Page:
F&I can use the information to make better decisions on extended warranties, he says, including whether to offer them and at what price. “Once the extended warranty is in place, they can monitor the car’s health in real time.”

Again, that application can be employed only if the consumer consents to sharing their data. Their consent, however, benefits them as well, Chauhan says. If problems with the vehicle arise, dealerships can use that information to communicate with end users about vehicle repair needs. “This way they can take the vehicle to the service station to avoid nullifying their warranty.”

Service stations and dealership service operations also benefit because they can learn when tires or batteries need replacing, then dispatch targeted marketing offers to customers for tire rotations, replacements, vehicle alignments and more.

“Access to this data allows for a very pointed marketing strategy that can provide instant and additive revenue to these companies,” Chauhan says.

Push for Predictive Maintenance

Predictive maintenance techniques help determine vehicle condition to estimate when maintenance should be performed. This approach promises cost savings over routine or time-based preventive maintenance because tasks are performed only when warranted.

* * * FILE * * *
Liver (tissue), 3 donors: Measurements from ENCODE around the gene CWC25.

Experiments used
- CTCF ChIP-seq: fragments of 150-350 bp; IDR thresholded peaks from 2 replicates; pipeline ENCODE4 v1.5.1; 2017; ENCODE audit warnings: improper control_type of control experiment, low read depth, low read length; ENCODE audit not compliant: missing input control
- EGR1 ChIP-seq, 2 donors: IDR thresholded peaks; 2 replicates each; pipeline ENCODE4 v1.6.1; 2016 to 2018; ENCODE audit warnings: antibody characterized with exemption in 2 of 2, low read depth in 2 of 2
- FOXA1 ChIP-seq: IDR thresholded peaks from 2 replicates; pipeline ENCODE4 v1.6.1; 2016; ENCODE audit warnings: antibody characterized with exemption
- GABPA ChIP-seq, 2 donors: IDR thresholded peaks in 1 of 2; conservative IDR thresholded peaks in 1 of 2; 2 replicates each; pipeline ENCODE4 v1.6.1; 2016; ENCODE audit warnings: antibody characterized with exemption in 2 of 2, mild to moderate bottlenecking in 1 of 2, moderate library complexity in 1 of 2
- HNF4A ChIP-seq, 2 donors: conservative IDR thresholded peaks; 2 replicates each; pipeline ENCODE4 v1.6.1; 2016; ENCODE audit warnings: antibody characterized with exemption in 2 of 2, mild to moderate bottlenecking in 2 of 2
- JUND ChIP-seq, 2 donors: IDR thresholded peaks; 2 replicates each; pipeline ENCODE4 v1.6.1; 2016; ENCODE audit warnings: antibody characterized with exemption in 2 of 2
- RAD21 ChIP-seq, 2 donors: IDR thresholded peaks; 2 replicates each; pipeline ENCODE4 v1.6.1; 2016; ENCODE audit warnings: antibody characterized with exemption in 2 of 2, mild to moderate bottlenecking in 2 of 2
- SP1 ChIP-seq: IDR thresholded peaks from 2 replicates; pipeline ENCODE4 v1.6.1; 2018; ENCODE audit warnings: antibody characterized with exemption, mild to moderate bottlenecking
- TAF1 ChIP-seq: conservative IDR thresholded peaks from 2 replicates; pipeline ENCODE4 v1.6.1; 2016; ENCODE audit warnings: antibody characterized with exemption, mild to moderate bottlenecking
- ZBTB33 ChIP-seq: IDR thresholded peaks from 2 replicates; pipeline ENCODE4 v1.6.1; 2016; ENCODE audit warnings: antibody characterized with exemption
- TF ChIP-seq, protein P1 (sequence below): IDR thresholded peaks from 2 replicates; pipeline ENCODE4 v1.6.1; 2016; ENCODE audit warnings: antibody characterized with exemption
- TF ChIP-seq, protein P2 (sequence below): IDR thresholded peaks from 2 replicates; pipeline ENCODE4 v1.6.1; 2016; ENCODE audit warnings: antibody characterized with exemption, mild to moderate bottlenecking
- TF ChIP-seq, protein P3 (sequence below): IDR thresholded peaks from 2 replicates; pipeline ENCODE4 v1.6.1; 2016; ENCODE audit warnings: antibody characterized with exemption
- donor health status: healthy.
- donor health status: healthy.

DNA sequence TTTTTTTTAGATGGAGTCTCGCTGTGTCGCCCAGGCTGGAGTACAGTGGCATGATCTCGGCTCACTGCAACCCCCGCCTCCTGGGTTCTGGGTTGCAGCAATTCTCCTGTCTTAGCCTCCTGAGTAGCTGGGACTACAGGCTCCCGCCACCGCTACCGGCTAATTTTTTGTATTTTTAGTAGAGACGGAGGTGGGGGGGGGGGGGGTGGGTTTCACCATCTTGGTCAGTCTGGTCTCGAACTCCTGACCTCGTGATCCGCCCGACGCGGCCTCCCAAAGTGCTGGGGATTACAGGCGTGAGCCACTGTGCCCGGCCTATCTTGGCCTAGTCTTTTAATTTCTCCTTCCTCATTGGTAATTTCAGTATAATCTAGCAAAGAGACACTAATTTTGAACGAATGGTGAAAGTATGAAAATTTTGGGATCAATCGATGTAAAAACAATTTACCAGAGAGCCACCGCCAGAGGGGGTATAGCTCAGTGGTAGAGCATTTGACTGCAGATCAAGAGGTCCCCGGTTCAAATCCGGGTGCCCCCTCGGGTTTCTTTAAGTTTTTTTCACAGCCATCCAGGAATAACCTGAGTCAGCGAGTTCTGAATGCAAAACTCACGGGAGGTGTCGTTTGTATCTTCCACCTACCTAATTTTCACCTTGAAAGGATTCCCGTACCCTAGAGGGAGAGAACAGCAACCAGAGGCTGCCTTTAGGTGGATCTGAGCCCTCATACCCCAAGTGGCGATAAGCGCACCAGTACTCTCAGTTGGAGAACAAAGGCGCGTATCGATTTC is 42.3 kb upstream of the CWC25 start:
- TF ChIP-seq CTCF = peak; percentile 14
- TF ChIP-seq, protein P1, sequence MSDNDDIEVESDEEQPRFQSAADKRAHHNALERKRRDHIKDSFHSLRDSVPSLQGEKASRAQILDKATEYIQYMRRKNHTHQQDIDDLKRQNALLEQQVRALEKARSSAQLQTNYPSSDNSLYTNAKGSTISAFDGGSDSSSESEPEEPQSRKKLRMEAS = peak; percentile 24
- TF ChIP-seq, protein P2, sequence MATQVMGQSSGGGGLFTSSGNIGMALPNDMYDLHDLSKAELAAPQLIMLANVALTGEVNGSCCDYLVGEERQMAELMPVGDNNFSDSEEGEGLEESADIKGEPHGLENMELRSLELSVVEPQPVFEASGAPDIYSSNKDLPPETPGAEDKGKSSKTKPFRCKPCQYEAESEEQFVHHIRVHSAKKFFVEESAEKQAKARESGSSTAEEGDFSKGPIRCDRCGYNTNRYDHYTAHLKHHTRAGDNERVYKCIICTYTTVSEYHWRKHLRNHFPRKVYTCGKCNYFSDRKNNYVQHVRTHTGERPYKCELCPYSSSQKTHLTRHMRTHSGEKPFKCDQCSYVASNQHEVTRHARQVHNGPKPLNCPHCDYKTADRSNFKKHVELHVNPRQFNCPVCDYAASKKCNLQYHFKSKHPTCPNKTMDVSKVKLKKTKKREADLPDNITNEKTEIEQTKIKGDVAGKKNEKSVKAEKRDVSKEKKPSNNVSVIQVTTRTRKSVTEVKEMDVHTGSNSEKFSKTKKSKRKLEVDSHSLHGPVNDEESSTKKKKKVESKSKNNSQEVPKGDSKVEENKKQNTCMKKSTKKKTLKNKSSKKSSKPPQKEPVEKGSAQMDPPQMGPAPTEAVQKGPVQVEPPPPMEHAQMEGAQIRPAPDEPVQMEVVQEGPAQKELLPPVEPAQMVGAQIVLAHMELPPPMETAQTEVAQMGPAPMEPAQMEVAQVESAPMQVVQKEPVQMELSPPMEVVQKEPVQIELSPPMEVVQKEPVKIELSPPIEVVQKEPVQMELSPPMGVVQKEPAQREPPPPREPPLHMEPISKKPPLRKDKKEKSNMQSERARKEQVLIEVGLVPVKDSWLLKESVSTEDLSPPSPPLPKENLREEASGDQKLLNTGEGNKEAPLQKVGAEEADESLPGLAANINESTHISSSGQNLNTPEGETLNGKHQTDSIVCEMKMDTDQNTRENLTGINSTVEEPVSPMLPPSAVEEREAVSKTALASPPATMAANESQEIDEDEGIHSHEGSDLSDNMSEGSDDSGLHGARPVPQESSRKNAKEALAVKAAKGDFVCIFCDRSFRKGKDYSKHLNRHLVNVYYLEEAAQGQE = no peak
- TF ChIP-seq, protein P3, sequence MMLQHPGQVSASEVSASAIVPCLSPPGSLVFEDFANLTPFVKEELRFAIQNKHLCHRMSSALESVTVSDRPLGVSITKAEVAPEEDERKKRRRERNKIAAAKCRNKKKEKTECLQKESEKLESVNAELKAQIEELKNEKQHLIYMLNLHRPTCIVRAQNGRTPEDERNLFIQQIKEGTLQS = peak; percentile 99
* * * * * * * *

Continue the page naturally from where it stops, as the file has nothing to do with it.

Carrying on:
Predictive maintenance can benefit fleets by helping them optimize and intelligently plan how to allocate resources, which can minimize maintenance expenses. It allows fleets to plan downtime when it’s convenient and ensures vehicles are kept in tip-top condition.

“It is extremely important for fleets to know the exact health of their vehicles and when it is time to make repairs or even sell them,” Chauhan says.

Consumers can also benefit from the data. “There are a lot of grease monkeys who want to service their own vehicles,” he explains. “Predictive maintenance data has immense value here. It gives these owners insight into what is wrong with the vehicle, so they can decide whether to fix it themselves.”

Focus on Electric Vehicles

Electric-vehicle batteries have multiple cells generating information every second. A Tesla, for example, produces about 100 values per cell, per second, making for much complexity in determining whether something’s amiss with the battery, Chauhan says.

But the data packs much opportunity for service operations, he says, “if someone can provide a platform to do that in real time and across OEMs and battery manufacturers. That’s one focus area for us. How do we monitor the actual battery health inside the auto?”

The second focus is monitoring battery strength as the vehicle moves down the road. Chauhan says AI can ease drivers’ anxiety about whether they have enough range to reach the next charger.

“Drivers must turn off excessive lighting, stop charging their phones or turn down air conditioning to extend battery power ... We have algorithms that can help the end user make decisions in real time to reduce their anxiety.”